One Carol Watts wrote: “Dydzak’s RICO case filed in DC District court is now pending before Judge Real in the Central District and scheduled for dismissal on Oct 29, 2012. Dydzak v Dunn was voluntarily dismissed by Dydzak after Def’s filed motions to have him deemed vexatious in the state court.”
Watts commnet comes on the heel of report that former partner of Los Angeles-based Buchalter Nemer — who California Governor Jerry Brown appointed to the Los Angeles County Superior Court bench under questionable circumstances involving his cousin, former California Public Utility Commissioner Geoff Brown — is accused in federal court of committing myriad financial crimes and acts of fraud.
Documents filed in the United States District Court for the District of Columbia reveal that Holly Fujie of Los Angeles allegedly engaged in predicate acts of racketeering through and by means of money laundering, mail and bank fraud, as well as conversion of funds.
The lawsuit, filed as a civil-racketeering action by Marina Del Rey-based community activist Daniel Dydzak, also names as a defendant Bet Tzedek Legal Services of Los Angeles and Eric George — the son of the controversial former chief justice of California, Ronald George.
Both Holly Fujie and Eric George were directors of Bet Tzedek, an entity which obtained millions of dollars from the various trusts funds maintained and operated by the State Bar of California, as well as funds from the California Bar Foundation, where Holly Fujie presently serves as the vice-president.
Both the State Bar of California and the California Bar Foundation are under the direct control of the California Supreme Court.
The various legal trust funds maintained by the State Bar of California are overseen by the Legal Services Trust Fund Commission where, coincidently, Holly Fujie also served as director.
Heading the commission is David Lash of O’Melveny & Myers, another lawyer who is a director of Bet Tzedek, and Bonnie Rubin of 1st Century Bank — a bank owned by former president of the State Bar of California Alan Rothenberg. Coincidentally, Eric George is part owner of 1st Century Bank.
Dydzak alleges in his lawsuits that part of the millions originated from the State Bar of California and its foundation headed to Bet Tzedek were embezzled by the various actors and were siphoned to off shore bank accounts.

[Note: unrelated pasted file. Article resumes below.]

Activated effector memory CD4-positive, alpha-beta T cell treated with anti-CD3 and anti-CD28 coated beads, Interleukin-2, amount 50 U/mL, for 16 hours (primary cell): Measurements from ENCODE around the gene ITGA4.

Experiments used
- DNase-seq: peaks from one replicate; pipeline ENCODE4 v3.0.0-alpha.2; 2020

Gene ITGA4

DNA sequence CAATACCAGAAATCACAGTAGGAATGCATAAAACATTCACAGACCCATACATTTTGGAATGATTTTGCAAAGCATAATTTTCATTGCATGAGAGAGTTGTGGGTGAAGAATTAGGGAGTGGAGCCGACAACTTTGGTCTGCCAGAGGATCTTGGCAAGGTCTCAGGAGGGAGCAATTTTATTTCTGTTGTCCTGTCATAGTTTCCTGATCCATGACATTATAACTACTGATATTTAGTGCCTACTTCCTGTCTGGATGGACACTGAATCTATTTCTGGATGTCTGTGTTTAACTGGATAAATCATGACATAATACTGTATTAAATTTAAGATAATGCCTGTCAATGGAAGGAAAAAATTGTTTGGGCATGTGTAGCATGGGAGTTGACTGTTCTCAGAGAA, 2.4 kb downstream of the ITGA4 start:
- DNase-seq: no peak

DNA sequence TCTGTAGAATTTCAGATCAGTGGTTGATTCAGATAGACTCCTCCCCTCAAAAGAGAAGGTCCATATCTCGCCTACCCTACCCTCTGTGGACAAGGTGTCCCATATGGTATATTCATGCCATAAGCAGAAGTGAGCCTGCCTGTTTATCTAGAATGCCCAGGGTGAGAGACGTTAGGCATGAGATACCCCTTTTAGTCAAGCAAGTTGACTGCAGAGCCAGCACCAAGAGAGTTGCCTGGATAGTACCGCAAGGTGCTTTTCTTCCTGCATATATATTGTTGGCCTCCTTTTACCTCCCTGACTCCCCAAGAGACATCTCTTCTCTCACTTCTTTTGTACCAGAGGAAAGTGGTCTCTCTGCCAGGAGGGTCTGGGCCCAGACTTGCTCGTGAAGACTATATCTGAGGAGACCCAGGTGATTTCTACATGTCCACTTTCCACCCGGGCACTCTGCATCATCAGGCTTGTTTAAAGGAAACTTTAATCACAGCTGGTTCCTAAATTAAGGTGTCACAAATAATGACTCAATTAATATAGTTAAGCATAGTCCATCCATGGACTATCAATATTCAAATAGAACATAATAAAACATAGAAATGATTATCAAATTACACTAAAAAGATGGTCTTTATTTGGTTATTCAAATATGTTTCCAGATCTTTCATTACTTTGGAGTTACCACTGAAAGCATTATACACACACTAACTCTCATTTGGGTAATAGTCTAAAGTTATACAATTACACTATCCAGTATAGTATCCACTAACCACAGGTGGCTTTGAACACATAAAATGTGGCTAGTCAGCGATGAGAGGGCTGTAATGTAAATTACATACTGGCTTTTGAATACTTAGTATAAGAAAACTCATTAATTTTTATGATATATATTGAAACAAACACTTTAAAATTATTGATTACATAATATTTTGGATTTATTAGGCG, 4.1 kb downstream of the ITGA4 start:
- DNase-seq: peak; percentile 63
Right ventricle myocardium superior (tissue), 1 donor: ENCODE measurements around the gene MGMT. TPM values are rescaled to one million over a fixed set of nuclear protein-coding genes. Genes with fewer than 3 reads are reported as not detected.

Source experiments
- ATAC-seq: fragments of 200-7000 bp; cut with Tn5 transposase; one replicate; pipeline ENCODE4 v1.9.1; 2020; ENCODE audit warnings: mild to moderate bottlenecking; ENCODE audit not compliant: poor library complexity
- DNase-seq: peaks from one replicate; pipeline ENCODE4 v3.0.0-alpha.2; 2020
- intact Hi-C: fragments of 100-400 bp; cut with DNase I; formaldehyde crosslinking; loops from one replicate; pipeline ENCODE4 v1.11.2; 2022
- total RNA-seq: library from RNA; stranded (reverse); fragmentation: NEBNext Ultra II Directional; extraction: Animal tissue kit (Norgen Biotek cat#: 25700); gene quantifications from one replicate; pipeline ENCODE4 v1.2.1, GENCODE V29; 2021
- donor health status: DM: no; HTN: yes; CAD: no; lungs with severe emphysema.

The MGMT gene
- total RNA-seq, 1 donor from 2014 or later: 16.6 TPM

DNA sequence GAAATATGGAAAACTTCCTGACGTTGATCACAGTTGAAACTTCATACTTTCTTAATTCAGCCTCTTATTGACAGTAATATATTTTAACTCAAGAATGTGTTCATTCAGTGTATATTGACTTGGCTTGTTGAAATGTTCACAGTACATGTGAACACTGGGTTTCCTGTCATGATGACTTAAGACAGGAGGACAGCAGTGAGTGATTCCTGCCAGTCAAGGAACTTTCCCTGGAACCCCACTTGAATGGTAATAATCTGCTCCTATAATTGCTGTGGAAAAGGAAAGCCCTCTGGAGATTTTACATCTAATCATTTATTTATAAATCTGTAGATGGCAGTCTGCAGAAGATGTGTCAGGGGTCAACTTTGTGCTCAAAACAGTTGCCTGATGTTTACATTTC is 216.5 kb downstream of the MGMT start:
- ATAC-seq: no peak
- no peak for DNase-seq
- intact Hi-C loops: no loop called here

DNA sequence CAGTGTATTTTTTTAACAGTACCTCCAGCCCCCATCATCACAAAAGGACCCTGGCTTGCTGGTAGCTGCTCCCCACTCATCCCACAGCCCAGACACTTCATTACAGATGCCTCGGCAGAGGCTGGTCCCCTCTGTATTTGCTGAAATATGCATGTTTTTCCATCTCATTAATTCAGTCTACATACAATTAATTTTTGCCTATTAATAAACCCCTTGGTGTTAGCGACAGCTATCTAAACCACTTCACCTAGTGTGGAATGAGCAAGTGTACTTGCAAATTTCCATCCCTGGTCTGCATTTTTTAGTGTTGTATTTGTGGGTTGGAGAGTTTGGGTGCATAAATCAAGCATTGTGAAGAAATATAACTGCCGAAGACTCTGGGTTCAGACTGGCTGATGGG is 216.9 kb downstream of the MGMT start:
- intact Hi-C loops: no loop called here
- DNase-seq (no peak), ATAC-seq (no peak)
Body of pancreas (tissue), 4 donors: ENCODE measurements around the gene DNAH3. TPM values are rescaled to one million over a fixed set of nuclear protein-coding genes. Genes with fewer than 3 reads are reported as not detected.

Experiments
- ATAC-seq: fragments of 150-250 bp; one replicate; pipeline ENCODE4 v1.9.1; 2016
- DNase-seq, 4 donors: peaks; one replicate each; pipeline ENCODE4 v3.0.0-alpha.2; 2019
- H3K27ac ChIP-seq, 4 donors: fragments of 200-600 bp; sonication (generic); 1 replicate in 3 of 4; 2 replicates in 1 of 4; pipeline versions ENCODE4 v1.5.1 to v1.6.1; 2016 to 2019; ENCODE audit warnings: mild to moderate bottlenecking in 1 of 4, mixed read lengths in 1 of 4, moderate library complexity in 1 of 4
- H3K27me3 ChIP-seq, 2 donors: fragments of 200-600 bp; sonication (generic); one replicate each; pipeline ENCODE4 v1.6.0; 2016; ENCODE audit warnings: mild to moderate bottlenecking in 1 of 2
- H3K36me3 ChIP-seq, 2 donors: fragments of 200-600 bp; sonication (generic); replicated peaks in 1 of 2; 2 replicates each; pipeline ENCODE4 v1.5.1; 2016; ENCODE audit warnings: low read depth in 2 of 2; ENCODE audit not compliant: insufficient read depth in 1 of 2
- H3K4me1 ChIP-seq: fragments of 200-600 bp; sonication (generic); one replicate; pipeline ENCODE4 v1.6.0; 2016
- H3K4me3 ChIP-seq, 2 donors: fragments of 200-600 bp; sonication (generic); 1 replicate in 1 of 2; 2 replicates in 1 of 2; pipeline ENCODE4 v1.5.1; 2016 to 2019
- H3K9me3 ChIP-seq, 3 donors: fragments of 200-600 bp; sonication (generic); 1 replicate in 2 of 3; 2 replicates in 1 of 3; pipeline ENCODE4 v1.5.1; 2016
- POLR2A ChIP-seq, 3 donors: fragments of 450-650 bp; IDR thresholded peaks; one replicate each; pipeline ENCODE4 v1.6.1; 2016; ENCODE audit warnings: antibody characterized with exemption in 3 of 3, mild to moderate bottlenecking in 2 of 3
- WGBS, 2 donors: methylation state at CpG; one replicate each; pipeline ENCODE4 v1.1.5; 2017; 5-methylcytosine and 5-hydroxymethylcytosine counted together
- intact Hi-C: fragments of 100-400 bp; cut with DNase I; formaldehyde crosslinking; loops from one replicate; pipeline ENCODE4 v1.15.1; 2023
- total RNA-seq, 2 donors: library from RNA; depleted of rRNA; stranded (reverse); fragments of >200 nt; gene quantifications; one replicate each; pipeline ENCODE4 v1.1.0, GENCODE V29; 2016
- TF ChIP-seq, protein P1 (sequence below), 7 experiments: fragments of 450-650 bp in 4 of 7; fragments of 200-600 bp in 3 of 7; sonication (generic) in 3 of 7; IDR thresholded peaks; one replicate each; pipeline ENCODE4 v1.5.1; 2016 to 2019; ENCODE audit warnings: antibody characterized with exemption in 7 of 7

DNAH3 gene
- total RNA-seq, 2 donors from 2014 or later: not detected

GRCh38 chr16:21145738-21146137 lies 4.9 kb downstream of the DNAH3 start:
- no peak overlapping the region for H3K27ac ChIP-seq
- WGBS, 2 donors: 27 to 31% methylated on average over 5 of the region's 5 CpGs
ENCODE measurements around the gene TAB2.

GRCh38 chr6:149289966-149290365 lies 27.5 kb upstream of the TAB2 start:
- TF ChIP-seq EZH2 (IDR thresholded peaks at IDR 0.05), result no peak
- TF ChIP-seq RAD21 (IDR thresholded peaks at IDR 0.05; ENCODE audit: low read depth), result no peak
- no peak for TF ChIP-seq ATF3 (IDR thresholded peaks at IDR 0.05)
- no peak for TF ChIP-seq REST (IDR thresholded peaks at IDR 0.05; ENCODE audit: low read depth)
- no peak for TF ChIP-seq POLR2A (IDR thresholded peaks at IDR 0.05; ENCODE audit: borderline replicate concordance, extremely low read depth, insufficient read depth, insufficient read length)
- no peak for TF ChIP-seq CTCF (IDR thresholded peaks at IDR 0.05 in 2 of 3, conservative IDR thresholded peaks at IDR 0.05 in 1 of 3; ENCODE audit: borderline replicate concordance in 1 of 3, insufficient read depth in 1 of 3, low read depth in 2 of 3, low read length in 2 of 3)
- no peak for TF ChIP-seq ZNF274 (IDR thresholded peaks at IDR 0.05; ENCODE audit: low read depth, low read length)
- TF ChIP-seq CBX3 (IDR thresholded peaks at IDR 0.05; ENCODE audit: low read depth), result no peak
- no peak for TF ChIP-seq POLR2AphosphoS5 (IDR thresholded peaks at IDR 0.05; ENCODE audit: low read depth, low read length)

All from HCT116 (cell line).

Bet Tzedek is headed by CEO Sandor “Sandy” Samuels — former Chief Trial Counsel at embattled Countywide Financial Services — who according to Dydzak was appointed President and CEO of Bet Tzedek largely due to his working knowledge of how to operate an enterprise which engages in myriad financial crimes.
According to confidential sources familiar with the situation, Dydzak filed the suit in Washington DC, because he is extremely concerned that given the caliber of the defendants and the fact that they are in control of the justice system in California, they will seek to injure him in various ways, including in seeking to somehow derail the suit.
According to these sources, Tom Layton, investigator from the State Bar of California who is well connected with Los Angeles Sheriff Lee Baca, in the past paid a visit to Dydzak’s neighborhood, and sought to convince his neighbors to falsely accuse Dydzak of various acts of misconduct, including providing improper and unlawful legal counsel.
Additionally, the suit also names as defendants Keker & Van Nest and partner Matt Werdegar — who allegedly run the San Francisco law firm as a criminal racketeering enterprise.
The suit contends that named partner John Keker participated and was well aware of the surreptitious and conspiratorial alliances and unlawful agreements.
Matt Werdegar is the son of the former CEO of San Francisco-based Institute on Aging David Werdegar who abruptly quit his position earlier this year amid reports of alleged financial improprieties.
In a separate suit, Dydzak’s averred that California Supreme Court Justice Kay Werdegar failed to inform interested parties of the fact that entities such as brokerhouse Charles Schwab and law firm Morrison & Foerster, for example, are major donors to the IOA, totaling tens of thousands of dollars.
Dydzak further alleges that Justice Werdegar’s failure to take these steps stemmed from a civil conspiracy entered into by the various parties (and specifically Charles Schwab and David Werdegar), by which Justice Werdegar would rule against Dydzak, ipso facto preventing him from further developing the case against Charles Schwab, because further actions by him would have exposed Charles Schwab’s various alleged unlawful activities; at the same time, ruling against Dydzak enriched her husband, David Werdegar, financially — and, by extension, enriched her as well.